By Fire Chief Rob Girard
This column was written as part of Fire Prevention Week.
“What it takes?”
I am asked by many people interested in becoming a firefighter, “Chief…what does it take to be a firefighter?” It’s a very good question!
Its tough today to recruit and retain volunteers in any organization, just ask the many service clubs in Revelstoke. The same can be said about fire departments. In fact, it is a concern in the fire service across B.C. Having said that, let me tell you what it takes and why it is so rewarding to be a volunteer firefighter.
Revelstoke Fire Rescue Services is rich in history. We celebrate this every day on our trucks by proudly displaying “Serving with Pride Since 1892” or by our retired firefighters who proudly display on their vehicles fire plates that read ”Revelstoke Fire Dept – Retired”. We cannot thank those individuals enough who served this department for generations upon generations, which made our department what it is today. So what does all that mean for someone looking to become a firefighter? Well, it means you get to become part of that rich history, make a difference and join the firefighter family, which is something you can be very proud of.
Another question I get is, ”Chief, I’m busy as it is in my life, how much time is needed?” Good question! We train 1.5 hours every Wednesday – that’s it! As a new recruit, the first four to five months is spent completing the JIBC Basic Firefighter Program. As far as calls go, depending on the month, we do a general page for all members anywhere from 7 to 15 emergency calls. It’s not all training and calls though, we also have a very strong family social aspect to the fire department.
“Chief, what will I be doing as a firefighter?” As a member of Revelstoke Fire Rescue, you will be participating in every aspect of firefighting. That means you may drive a fire truck to the scene, pump that engine, be on an interior fire attack or rescue team, exterior fire attack, be a ventilation team, be 100 feet in the air on the aerial platform truck, assist on a first responder call or help rescue someone from their vehicle using the Jaws of Life. The list goes on and on. Its not simply rolling hose or washing trucks. In Revelstoke, we all do everything.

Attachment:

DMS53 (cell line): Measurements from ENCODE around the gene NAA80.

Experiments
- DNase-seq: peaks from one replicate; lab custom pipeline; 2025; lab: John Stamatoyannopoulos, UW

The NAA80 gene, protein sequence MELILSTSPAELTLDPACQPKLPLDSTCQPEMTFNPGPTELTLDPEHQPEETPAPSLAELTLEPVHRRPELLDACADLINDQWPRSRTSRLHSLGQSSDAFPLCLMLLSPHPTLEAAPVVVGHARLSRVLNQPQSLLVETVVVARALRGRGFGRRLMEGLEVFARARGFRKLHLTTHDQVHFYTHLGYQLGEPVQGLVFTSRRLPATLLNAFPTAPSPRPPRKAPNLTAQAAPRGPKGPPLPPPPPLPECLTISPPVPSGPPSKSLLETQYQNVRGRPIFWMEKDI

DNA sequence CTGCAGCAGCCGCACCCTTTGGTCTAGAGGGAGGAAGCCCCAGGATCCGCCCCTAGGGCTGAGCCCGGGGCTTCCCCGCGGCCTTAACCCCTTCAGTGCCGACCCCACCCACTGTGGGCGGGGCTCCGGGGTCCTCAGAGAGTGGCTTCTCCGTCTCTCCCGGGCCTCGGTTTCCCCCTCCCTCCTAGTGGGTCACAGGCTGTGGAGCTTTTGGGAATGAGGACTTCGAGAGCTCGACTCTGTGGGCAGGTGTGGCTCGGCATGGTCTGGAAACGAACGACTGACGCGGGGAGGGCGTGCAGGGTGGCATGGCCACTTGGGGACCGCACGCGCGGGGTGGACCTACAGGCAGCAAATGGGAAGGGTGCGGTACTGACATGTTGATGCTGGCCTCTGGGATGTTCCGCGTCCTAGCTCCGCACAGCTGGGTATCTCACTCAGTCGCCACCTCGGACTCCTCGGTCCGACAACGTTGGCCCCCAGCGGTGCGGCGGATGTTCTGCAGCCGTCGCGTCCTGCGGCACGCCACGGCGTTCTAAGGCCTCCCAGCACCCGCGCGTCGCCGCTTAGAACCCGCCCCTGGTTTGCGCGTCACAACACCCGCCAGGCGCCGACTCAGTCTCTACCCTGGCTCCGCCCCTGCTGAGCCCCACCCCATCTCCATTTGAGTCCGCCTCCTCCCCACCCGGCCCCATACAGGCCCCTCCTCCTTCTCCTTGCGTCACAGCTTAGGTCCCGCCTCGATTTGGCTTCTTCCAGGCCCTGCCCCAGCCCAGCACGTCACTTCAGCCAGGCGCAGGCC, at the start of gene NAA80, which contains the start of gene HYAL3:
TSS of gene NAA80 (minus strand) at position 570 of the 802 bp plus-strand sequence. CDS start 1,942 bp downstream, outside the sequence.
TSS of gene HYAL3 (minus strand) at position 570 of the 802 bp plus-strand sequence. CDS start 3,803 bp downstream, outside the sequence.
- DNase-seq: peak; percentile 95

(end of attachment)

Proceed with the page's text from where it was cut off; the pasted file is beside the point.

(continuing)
“Chief, I understand the firefighting aspect, but I see the firefighters out in the community doing various charity events – what is that all about?” Firefighters raise money for three charities: the BC Burn Fund, Muscular Dystrophy and Trees for Tots. Fundraising can vary from boot drives, to tree chipping, golf tournaments and the list goes on and on. We also help the food bank with the Holiday Train when we serve hot dogs and hot chocolate and the Emergency Services food drive. All of our Firefighters do some sort of community service during the year not because they have to, it’s because they want to. It makes each of us feel like we are giving back to the community and it feels great.
“Chief, What about women? Can a woman be a firefighter?” You bet! In fact we have several woman in our department and they are excellent, dedicated firefighters. This is an organization made of men and women and ALL form part of our firefighter family.
“Chief, so I really like what you had to say, what do I do next to get the ball rolling?” Easy question. Come down to the Fire Station at 227 Fourth Street West, get an application form, ask lots of questions, fill it out and get it back to us before Nov. 2. In November, we will be doing interviews and in January the new recruit class will start. Its just that simple!
“So Chief, if you had to summarize why I would want to become a firefighter at Revelstoke Fire Rescue Services, what would it be?” Quite simply, it’s the personal satisfaction of helping people in need at the time of an emergency. It’s the challenge and fun of learning and training something new and exciting.
It’s the joy of getting to know and develop friendships with 41 men and women. Most of all, it’s about becoming a member of the largest family in Revelstoke – our fire fighter family.